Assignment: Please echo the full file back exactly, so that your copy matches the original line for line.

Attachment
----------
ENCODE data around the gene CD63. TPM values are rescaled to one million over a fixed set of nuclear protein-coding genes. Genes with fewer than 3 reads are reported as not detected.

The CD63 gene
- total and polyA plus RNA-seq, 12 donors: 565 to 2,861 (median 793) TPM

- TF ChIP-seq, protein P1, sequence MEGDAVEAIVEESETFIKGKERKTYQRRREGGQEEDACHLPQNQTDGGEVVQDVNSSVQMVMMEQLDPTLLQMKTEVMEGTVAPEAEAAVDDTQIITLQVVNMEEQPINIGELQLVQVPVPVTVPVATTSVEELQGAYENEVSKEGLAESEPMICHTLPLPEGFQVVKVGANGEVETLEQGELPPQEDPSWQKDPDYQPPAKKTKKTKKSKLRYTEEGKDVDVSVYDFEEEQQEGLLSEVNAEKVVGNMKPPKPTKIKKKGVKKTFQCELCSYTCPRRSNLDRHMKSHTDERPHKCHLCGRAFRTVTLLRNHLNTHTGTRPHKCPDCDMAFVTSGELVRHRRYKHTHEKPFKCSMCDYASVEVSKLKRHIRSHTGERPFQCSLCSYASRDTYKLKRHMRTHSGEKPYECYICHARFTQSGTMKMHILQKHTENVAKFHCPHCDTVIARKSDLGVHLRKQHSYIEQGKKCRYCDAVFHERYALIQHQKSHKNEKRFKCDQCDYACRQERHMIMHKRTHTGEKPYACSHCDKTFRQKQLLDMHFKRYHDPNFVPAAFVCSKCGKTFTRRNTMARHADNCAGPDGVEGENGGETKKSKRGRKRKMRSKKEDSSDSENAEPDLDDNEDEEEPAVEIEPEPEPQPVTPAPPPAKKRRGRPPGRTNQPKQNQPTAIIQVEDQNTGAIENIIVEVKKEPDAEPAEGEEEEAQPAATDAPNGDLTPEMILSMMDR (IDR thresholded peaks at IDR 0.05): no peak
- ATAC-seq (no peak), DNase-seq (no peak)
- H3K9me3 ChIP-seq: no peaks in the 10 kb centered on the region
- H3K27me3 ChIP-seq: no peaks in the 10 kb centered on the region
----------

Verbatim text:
ENCODE data around the gene CD63. TPM values are rescaled to one million over a fixed set of nuclear protein-coding genes. Genes with fewer than 3 reads are reported as not detected.

The CD63 gene
- total and polyA plus RNA-seq, 12 donors: 565 to 2,861 (median 793) TPM

- TF ChIP-seq, protein P1, sequence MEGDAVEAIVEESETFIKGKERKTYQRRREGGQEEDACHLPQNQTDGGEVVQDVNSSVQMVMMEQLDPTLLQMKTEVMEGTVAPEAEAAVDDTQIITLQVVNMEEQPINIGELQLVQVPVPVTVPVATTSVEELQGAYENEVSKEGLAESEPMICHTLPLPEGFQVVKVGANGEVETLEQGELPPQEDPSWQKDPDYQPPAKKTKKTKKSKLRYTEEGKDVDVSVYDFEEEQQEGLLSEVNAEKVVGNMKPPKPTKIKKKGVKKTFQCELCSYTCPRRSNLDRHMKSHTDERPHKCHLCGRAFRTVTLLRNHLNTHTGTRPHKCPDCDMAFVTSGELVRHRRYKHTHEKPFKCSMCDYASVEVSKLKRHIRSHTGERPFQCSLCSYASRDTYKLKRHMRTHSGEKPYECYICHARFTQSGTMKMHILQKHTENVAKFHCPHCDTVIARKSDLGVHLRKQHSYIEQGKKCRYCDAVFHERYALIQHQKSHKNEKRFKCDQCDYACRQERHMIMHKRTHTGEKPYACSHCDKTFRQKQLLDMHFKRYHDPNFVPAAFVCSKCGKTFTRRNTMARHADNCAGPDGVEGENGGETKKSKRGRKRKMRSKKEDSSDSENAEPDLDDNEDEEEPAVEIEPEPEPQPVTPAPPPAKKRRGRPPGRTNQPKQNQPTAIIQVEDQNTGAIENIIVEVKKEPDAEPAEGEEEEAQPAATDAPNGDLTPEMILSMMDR (IDR thresholded peaks at IDR 0.05): no peak
- ATAC-seq (no peak), DNase-seq (no peak)
- H3K9me3 ChIP-seq: no peaks in the 10 kb centered on the region
- H3K27me3 ChIP-seq: no peaks in the 10 kb centered on the region